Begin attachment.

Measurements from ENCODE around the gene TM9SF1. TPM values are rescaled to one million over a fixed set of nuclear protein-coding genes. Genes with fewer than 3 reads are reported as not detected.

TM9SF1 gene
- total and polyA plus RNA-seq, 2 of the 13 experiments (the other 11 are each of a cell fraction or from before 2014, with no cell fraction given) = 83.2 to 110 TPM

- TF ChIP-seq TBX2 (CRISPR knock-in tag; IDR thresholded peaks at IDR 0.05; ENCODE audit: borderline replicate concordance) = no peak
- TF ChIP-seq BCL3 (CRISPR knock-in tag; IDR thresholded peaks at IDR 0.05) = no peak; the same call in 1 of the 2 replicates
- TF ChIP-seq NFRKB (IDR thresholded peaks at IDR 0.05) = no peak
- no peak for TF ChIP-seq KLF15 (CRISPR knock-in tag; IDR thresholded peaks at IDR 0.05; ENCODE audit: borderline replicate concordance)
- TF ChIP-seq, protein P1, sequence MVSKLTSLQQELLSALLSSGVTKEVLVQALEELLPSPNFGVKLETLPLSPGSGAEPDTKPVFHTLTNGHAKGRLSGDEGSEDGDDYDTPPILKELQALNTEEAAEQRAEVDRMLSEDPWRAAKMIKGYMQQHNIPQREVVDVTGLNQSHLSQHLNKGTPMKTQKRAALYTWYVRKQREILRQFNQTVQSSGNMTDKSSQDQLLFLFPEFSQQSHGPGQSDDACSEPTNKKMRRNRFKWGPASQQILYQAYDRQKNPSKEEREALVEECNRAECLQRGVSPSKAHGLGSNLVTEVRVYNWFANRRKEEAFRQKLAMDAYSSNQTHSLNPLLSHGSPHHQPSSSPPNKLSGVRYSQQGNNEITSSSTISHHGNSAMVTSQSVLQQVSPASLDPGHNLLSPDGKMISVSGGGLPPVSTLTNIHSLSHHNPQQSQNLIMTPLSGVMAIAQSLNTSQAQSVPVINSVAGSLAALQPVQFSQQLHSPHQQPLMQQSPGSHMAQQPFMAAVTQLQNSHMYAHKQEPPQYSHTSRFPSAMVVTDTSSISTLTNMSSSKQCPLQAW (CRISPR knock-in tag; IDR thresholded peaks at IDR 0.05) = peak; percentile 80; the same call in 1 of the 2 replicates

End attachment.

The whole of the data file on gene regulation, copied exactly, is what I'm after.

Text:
Measurements from ENCODE around the gene TM9SF1. TPM values are rescaled to one million over a fixed set of nuclear protein-coding genes. Genes with fewer than 3 reads are reported as not detected.

TM9SF1 gene
- total and polyA plus RNA-seq, 2 of the 13 experiments (the other 11 are each of a cell fraction or from before 2014, with no cell fraction given) = 83.2 to 110 TPM

- TF ChIP-seq TBX2 (CRISPR knock-in tag; IDR thresholded peaks at IDR 0.05; ENCODE audit: borderline replicate concordance) = no peak
- TF ChIP-seq BCL3 (CRISPR knock-in tag; IDR thresholded peaks at IDR 0.05) = no peak; the same call in 1 of the 2 replicates
- TF ChIP-seq NFRKB (IDR thresholded peaks at IDR 0.05) = no peak
- no peak for TF ChIP-seq KLF15 (CRISPR knock-in tag; IDR thresholded peaks at IDR 0.05; ENCODE audit: borderline replicate concordance)
- TF ChIP-seq, protein P1, sequence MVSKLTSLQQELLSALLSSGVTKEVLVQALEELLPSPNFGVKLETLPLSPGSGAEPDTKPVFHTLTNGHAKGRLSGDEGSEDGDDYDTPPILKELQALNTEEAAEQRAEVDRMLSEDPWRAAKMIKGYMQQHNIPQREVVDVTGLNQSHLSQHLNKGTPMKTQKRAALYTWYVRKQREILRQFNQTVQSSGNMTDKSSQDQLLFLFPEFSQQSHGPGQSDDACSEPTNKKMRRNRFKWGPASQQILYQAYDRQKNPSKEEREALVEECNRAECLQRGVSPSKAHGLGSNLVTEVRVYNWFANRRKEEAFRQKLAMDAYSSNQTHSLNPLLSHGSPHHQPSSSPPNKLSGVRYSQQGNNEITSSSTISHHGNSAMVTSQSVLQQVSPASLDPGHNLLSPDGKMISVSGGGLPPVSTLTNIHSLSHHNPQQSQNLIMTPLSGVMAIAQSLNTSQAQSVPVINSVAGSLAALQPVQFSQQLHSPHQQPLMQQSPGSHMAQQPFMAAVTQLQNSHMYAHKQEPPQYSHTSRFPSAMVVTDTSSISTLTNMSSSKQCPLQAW (CRISPR knock-in tag; IDR thresholded peaks at IDR 0.05) = peak; percentile 80; the same call in 1 of the 2 replicates